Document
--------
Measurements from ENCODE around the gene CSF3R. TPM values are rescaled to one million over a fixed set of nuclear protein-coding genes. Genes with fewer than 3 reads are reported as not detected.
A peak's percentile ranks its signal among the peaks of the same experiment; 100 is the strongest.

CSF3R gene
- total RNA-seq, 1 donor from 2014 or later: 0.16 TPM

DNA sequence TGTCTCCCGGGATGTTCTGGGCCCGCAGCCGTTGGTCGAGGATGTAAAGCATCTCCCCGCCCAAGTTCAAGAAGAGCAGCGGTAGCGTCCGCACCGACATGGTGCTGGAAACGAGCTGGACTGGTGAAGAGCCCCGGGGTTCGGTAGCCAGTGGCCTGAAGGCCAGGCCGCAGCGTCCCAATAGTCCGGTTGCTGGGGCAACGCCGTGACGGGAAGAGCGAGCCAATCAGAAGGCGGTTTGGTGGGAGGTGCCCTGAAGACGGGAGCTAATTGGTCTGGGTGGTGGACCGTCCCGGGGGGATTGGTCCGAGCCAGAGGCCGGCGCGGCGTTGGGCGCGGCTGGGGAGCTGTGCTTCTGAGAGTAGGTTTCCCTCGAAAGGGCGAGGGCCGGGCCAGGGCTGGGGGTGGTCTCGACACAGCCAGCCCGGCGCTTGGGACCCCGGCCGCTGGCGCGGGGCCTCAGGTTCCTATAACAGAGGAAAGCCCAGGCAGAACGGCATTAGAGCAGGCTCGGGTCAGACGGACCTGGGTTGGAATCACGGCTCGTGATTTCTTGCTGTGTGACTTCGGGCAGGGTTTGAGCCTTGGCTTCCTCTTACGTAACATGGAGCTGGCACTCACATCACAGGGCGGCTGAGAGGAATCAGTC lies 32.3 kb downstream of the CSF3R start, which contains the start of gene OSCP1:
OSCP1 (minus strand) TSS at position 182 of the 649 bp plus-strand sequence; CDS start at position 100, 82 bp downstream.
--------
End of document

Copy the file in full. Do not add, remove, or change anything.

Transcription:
Measurements from ENCODE around the gene CSF3R. TPM values are rescaled to one million over a fixed set of nuclear protein-coding genes. Genes with fewer than 3 reads are reported as not detected.
A peak's percentile ranks its signal among the peaks of the same experiment; 100 is the strongest.

CSF3R gene
- total RNA-seq, 1 donor from 2014 or later: 0.16 TPM

DNA sequence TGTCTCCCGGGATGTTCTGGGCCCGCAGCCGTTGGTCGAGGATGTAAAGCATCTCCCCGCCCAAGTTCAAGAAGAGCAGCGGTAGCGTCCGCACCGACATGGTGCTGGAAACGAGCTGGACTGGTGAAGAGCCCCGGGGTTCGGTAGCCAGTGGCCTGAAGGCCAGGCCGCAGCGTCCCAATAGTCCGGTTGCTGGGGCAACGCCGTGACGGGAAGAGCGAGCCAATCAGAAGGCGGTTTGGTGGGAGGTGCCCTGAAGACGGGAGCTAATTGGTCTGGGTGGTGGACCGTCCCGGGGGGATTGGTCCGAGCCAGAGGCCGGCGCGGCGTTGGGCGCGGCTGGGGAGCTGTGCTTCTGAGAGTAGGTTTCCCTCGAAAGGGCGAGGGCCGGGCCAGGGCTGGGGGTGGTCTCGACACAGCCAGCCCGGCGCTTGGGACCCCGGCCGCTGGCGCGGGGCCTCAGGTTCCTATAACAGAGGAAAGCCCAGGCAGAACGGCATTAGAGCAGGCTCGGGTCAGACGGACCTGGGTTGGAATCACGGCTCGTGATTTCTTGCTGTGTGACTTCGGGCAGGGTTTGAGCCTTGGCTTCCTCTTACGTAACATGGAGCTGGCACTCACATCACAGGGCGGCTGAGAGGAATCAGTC lies 32.3 kb downstream of the CSF3R start, which contains the start of gene OSCP1:
OSCP1 (minus strand) TSS at position 182 of the 649 bp plus-strand sequence; CDS start at position 100, 82 bp downstream.